The Kansas City Chiefs are going into the playoffs as a Wild Card no matter what, which means they can rest some starters in their upcoming game. But have they turned things around so drastically (nine or ten more wins than last season) because they’re a much better team or simply got lucky enough to play a very easy schedule?
The last few weeks without Justin Houston have proven this team might be quite struggling without its best player, but what team wouldn’t be? There’s the argument of the Chiefs playing a lot of backup quarterbacks early this season, which is true, but why should they feel sorry about it? Luck is part of the equation, and staying healthy is as well.
The strength of victory posted by the Chiefs at the moment, .339, is the second worst SOV for a playoff team over the last 10 years. The only team that got in with a worse collection of wins are the 2011 Cincinnati Bengals, who lost 31-10 in the postseason opener to the Houston Texans. What does that say about these Chiefs?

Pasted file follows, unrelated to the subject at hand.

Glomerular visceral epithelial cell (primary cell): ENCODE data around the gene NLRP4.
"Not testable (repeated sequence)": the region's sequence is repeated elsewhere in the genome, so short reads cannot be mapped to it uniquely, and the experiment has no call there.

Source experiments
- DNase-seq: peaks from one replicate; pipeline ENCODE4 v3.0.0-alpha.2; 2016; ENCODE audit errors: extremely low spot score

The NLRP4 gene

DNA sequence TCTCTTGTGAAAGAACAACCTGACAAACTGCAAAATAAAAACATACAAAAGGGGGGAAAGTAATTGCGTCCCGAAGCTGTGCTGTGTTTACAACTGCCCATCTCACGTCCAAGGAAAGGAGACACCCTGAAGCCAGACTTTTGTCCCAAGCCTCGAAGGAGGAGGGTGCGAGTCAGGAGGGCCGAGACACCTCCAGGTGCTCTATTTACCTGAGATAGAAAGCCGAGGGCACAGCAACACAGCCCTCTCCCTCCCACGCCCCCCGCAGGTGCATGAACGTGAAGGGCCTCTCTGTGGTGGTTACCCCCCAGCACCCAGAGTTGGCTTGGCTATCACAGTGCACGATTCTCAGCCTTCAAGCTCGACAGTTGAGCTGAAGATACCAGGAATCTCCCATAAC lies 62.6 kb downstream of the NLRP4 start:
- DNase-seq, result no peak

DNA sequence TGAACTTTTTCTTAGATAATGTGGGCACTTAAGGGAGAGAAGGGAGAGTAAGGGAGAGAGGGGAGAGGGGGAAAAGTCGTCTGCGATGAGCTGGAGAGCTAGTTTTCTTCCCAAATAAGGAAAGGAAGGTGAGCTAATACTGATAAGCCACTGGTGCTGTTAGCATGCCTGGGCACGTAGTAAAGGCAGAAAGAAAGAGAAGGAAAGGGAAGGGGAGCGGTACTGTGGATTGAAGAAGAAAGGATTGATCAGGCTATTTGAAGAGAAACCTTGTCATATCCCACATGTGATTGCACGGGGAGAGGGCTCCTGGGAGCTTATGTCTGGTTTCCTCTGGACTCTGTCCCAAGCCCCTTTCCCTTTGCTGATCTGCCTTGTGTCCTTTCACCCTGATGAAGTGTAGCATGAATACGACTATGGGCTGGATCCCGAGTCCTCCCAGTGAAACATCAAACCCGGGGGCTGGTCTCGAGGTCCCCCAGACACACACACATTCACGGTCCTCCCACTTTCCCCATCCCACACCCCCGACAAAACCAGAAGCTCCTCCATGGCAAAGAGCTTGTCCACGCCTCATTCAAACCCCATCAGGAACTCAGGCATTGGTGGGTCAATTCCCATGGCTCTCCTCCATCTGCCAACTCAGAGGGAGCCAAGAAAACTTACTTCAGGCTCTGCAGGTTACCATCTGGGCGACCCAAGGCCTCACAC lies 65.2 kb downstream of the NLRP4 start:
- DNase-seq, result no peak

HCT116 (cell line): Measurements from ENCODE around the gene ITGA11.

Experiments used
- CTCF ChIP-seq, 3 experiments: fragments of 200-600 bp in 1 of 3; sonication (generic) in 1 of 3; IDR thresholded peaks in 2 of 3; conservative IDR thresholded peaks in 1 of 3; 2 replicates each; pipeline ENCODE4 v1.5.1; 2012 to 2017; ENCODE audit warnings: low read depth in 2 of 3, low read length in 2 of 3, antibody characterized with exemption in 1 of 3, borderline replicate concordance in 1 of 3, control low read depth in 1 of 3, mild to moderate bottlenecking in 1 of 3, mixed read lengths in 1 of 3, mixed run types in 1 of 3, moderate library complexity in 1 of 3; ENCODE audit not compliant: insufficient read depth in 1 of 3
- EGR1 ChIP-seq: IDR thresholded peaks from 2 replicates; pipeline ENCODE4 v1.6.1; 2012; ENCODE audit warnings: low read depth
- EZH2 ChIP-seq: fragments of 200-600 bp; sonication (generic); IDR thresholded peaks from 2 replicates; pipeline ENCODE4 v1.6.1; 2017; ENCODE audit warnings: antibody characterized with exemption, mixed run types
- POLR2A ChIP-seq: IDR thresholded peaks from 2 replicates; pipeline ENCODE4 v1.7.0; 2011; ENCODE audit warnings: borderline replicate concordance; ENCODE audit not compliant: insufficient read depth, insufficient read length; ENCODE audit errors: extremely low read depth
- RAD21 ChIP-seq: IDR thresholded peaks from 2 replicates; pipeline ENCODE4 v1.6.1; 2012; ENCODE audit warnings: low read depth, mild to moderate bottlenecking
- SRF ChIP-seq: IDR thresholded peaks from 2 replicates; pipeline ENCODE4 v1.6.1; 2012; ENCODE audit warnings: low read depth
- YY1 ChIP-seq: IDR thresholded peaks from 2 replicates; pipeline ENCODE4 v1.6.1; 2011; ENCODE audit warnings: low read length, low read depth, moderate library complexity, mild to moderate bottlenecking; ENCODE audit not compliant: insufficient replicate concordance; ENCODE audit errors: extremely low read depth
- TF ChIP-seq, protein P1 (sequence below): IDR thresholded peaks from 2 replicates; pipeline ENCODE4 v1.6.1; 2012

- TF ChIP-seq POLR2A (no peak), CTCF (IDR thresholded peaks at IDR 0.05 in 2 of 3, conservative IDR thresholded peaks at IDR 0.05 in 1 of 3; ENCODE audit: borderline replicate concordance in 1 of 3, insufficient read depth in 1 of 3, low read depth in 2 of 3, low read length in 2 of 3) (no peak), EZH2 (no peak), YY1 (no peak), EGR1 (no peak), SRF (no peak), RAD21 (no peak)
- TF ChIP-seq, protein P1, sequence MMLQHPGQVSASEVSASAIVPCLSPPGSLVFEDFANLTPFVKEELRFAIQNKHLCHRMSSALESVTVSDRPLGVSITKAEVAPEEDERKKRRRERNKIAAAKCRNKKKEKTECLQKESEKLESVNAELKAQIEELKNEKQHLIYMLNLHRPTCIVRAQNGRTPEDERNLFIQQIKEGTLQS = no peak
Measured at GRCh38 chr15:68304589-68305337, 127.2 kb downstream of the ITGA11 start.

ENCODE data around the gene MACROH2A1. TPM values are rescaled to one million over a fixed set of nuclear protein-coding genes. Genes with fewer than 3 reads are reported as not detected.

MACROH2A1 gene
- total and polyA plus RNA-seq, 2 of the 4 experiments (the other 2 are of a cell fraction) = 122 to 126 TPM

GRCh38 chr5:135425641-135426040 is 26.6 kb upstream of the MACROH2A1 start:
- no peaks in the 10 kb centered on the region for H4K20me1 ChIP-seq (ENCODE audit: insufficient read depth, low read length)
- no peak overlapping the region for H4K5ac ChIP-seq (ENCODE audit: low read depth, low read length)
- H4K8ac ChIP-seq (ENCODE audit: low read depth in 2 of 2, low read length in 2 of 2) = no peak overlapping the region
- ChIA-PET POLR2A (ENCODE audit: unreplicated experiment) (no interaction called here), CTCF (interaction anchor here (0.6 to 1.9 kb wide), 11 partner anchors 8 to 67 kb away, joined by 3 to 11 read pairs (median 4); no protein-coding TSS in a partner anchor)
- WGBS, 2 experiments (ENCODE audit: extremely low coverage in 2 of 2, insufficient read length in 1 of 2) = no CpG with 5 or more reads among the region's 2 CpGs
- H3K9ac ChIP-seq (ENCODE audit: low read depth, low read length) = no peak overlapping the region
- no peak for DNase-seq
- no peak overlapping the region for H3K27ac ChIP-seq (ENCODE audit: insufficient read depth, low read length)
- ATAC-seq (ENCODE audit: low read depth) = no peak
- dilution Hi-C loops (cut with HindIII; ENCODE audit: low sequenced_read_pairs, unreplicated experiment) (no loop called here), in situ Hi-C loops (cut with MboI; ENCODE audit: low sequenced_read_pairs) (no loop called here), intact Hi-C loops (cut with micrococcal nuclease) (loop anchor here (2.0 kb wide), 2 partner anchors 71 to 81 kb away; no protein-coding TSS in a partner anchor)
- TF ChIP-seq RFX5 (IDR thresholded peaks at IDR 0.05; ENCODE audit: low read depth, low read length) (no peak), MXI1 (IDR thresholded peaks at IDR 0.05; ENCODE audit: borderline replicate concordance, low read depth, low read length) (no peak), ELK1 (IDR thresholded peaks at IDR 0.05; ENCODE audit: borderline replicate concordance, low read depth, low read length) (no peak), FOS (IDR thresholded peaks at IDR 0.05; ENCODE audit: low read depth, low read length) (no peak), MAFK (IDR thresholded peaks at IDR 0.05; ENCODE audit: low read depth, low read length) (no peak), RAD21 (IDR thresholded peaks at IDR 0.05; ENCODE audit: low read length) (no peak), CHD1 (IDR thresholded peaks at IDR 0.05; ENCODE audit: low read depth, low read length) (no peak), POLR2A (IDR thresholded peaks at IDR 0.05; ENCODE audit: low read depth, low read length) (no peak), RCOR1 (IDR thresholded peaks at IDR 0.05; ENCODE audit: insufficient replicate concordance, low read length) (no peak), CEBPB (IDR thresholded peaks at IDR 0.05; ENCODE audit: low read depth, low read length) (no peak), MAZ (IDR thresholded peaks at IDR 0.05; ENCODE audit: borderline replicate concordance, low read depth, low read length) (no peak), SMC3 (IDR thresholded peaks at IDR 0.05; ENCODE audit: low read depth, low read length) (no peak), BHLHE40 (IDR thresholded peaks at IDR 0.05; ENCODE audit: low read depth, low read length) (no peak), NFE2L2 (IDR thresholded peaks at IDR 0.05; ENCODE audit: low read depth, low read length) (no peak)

We take you back to the 2003 season, as the Chiefs also got into the playoffs (13-3 record) after enjoying a comfortable schedule. This led to a bye week and then hosting Peyton Manning and the Indianapolis Colts at Arrowhead in the no-punt game, which the Colts won 38-31.
So what does this mean about the Chiefs? Not a lot. They’re probably not favorites to win anything, especially after we’ve seen them disappoint against the Denver Broncos (twice), lose to the Chargers and the Colts. However, statistics don’t always tell the whole story, as it was once said: Statistics are like bikinis. What they reveal is suggestive, but what they conceal is vital.
The Denver Broncos, apart from their wins over the Chiefs, don’t have too many big wins as well. Over the Ravens when the season started, over the Eagles and the Cowboys later on. Still, those aren’t Super Bowl destined teams. A lot of the playoff success depends on momentum and matchup, which often seem to ignore everything the numbers suggest.